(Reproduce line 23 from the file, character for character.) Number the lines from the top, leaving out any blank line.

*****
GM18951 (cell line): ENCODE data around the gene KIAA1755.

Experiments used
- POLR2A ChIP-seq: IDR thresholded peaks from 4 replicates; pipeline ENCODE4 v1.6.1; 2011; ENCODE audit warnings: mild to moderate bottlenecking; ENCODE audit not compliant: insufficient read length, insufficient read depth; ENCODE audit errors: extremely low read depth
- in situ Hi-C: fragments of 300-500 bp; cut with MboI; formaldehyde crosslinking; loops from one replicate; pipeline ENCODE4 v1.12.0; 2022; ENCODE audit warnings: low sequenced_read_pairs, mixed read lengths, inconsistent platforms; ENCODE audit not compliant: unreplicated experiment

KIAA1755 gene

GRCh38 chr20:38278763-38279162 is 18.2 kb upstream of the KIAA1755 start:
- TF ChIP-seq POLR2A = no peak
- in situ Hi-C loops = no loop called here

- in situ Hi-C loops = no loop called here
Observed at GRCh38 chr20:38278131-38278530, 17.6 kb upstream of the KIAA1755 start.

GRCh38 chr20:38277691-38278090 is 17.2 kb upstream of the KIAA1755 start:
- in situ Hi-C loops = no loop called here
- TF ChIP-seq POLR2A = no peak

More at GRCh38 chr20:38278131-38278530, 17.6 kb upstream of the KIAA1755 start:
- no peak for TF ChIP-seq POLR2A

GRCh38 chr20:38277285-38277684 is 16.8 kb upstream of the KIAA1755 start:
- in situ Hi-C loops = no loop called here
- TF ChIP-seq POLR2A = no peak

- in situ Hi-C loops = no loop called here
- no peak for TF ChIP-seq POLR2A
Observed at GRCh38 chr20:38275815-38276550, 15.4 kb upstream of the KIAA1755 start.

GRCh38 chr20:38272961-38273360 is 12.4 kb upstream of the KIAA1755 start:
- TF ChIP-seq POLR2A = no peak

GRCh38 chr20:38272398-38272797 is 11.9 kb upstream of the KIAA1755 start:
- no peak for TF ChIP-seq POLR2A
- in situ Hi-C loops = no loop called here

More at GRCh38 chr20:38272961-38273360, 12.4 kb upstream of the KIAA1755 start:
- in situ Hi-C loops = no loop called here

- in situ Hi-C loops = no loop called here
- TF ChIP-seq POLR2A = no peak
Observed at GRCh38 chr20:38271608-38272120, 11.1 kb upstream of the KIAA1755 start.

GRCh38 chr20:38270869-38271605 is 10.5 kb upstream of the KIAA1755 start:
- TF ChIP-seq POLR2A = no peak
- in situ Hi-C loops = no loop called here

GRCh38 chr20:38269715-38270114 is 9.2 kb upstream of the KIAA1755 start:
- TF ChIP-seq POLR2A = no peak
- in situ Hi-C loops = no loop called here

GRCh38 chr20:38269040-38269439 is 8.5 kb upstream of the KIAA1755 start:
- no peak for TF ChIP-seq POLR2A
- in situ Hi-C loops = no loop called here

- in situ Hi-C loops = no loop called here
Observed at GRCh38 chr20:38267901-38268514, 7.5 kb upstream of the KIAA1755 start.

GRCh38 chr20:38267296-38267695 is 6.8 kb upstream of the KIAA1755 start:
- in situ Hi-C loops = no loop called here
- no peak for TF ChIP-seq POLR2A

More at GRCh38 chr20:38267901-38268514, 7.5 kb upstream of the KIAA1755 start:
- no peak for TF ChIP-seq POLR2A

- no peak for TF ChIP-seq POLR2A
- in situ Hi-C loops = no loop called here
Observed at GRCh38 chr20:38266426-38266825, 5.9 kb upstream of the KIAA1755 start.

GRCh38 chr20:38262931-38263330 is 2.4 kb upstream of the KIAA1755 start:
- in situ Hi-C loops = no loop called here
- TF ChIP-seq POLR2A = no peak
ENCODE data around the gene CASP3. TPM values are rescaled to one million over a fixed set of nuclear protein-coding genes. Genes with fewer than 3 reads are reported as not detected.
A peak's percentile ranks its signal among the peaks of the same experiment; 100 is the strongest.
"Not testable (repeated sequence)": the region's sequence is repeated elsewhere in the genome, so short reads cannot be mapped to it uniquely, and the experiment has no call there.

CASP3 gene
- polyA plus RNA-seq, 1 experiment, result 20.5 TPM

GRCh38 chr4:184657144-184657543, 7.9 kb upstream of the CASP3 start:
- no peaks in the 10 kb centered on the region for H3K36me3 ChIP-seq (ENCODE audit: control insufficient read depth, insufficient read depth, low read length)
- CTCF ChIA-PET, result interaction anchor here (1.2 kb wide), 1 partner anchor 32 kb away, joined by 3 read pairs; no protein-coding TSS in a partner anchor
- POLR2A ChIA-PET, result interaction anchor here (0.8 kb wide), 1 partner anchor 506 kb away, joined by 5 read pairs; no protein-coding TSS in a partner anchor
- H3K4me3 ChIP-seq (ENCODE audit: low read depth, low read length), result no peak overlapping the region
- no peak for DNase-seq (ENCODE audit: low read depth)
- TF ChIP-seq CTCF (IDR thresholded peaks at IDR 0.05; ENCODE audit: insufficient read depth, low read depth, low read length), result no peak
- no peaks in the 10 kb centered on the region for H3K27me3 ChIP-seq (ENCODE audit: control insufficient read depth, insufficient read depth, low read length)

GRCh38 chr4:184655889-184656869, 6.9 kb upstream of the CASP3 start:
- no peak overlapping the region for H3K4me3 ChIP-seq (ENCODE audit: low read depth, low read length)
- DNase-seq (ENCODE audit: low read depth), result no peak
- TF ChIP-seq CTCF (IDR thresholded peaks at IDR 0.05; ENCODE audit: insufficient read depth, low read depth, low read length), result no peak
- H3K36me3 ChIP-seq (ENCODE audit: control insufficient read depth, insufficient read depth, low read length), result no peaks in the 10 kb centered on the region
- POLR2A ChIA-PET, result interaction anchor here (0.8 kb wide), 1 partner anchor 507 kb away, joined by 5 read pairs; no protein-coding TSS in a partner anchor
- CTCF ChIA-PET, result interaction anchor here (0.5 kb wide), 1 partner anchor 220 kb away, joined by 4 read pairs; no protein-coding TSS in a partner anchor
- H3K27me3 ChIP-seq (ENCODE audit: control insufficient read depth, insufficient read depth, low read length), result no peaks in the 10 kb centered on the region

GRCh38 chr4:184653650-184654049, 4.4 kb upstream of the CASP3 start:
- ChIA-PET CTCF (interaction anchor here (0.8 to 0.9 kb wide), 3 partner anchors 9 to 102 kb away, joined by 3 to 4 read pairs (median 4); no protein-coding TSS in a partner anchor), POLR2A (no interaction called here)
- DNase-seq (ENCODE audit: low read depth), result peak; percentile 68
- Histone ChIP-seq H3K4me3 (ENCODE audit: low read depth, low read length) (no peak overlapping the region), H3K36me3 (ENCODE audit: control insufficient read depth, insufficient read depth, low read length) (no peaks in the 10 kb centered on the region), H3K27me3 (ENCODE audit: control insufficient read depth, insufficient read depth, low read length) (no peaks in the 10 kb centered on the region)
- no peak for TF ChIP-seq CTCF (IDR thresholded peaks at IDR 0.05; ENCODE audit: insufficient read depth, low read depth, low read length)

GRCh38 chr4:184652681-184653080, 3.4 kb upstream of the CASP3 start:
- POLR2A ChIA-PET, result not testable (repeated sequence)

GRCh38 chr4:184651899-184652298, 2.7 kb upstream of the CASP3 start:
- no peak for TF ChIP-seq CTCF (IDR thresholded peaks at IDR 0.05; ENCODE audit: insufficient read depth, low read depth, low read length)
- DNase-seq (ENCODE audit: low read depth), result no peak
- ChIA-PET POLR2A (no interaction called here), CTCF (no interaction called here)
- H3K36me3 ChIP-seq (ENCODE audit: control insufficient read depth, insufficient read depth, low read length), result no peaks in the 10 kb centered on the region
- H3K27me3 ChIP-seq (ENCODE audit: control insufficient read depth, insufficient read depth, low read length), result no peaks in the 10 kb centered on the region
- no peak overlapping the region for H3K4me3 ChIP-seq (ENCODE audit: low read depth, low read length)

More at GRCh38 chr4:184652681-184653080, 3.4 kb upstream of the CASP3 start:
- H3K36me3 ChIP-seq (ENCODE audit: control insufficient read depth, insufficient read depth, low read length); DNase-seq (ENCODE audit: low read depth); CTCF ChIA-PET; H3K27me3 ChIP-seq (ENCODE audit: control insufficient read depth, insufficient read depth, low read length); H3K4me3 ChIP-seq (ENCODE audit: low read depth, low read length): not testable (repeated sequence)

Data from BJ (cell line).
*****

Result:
- TF ChIP-seq POLR2A = no peak